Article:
Knight’s Days - life at Westminster with Sir Greg Knight MP

It seems that many firms are relying on enforcement fines as their main way of making money.
It seems that many firms are relying on enforcement fines as their main way of making money.

Parliament is currently in recess, so this is the time of year when MPs and their staff have to take their holidays.

However, the whole of the recess is not itself a vacation because other work still needs to be done, such as answering post, and dealing with important issues that arise.

Sir Greg Knight.

Sir Greg Knight.

The work that is undertaken by MPs during a Parliamentary recess is never mentioned by the national press but even so I was recently surprised by one constituent who, at my advice bureau, asked: “How are you enjoying your six week holiday?”

He looked a little stunned when I replied: “If I was on holiday, this advice surgery would not be taking place!”

Official figures show the number of motorists handed tickets by private parking companies has soared by almost two thirds in 12 months.

The vehicle owner records of a whopping 1.74 million motorists were obtained by private parking firms from the DVLA, allowing them to chase motorists for penalties of up to £100. This is a rise of 64% on the same period last year.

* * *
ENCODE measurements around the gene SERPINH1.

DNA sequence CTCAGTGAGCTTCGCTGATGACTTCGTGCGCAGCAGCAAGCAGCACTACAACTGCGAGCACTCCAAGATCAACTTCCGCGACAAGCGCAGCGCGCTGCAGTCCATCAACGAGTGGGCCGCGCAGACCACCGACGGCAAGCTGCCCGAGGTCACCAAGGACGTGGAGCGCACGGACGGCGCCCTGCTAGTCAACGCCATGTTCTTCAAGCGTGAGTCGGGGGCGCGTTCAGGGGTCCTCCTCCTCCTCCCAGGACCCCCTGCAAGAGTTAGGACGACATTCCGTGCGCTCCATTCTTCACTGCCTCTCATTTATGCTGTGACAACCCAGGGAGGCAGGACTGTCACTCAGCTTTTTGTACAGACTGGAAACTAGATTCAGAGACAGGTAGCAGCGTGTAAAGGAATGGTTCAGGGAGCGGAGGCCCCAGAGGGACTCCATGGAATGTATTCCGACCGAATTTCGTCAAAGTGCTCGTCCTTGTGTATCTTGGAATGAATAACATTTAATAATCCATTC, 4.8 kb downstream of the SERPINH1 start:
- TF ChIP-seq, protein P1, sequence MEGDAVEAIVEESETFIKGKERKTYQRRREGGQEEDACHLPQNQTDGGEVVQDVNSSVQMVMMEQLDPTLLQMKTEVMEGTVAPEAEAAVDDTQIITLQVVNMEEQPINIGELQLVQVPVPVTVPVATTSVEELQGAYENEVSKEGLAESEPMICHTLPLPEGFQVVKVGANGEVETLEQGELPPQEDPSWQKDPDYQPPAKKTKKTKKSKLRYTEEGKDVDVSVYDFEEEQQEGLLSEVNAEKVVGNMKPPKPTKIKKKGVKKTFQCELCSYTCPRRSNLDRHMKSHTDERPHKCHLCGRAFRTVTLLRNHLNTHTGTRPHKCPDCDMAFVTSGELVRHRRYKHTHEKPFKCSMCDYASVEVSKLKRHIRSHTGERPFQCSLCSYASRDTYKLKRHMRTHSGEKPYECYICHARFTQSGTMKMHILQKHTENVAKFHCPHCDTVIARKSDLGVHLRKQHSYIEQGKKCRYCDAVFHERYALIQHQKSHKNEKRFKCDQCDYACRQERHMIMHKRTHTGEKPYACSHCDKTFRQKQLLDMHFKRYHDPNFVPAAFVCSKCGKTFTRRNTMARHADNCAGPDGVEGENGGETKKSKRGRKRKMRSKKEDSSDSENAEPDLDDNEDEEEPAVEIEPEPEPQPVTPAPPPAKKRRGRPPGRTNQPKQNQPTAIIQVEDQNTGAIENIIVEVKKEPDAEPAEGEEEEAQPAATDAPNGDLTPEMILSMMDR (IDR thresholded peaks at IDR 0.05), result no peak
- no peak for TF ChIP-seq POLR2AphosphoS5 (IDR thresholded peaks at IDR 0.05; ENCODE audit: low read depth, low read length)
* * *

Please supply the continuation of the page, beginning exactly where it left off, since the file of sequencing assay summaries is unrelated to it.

It seems to me there is an overwhelming case here for introducing a legally enforceable code of conduct for private car park operators, as private parking in the UK has turned into a profitable industry worth hundreds of millions of pounds. It seems that many firms are relying on enforcement fines as their main way of making money.

In my view, this needs to be addressed by parliament when the House returns from recess.

One of the first Parliamentary motions to be tabled following the General Election, was on the subject of endangered species around the world.

Latest figures show that the population of African elephants is down by 140,000 since 2007. Most of this decline has been brought about by poaching and recent seizures of smuggled ivory confirm this.

For years now politicians of all parties in Britain have been trying to supress the demand for ivory. Although international trade in ivory is illegal, some countries still permit internal sales and do not enquire too closely about where the ivory has some from.

China has been the main culprit for many years. But now, at last, even they are concerned about the dwindling numbers of elephants. By the end of this year, any sale of ivory in China will be illegal and all ivory dealers are to have their licences revoked.